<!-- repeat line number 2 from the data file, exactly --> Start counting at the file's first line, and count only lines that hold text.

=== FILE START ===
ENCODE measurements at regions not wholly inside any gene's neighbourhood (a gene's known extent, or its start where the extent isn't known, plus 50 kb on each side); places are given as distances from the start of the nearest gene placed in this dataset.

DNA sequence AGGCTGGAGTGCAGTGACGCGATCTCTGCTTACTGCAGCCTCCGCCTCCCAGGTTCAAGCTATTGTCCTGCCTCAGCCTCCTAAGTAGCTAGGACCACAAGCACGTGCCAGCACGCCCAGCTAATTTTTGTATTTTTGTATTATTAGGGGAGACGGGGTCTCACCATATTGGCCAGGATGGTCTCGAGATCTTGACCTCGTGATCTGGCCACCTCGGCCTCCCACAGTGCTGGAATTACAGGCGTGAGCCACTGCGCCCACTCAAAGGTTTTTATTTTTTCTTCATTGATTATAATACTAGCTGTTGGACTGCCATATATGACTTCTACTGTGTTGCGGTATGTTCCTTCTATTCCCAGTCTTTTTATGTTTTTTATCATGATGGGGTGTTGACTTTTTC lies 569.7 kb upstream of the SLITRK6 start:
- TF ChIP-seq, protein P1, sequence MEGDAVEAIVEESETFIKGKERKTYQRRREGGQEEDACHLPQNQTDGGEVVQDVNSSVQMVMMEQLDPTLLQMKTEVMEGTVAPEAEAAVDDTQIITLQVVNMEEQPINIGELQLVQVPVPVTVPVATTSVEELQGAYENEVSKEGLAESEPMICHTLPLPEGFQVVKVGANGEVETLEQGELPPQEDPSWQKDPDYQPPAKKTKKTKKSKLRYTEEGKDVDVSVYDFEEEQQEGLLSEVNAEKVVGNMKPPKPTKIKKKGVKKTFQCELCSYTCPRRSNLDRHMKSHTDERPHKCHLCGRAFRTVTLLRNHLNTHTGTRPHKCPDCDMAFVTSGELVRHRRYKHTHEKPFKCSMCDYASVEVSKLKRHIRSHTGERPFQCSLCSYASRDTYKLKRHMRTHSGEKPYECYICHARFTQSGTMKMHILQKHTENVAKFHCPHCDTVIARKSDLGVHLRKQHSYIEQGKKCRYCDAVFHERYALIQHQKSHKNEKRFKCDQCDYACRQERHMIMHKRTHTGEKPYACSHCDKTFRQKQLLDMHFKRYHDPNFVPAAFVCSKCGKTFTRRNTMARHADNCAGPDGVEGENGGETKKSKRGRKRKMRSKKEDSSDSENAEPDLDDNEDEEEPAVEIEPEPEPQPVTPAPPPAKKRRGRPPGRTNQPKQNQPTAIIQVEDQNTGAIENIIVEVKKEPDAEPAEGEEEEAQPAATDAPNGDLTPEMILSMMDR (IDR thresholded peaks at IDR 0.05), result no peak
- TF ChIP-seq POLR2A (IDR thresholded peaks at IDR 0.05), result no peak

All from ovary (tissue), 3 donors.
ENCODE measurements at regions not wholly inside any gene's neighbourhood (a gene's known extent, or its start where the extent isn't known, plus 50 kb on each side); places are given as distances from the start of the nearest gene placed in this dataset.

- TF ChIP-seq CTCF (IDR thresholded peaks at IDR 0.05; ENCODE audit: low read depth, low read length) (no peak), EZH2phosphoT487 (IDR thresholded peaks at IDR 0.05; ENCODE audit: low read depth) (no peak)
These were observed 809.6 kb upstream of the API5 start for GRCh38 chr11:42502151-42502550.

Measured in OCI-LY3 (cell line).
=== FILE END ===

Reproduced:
DNA sequence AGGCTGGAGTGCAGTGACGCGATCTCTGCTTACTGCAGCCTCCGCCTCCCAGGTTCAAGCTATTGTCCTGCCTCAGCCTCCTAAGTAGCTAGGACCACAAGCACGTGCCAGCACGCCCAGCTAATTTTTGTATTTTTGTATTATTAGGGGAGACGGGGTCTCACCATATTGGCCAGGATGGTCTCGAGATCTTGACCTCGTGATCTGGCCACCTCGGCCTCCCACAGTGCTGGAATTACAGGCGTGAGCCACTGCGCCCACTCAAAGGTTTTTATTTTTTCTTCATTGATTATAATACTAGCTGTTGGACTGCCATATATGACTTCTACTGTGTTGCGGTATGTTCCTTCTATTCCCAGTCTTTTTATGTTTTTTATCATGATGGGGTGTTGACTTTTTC lies 569.7 kb upstream of the SLITRK6 start: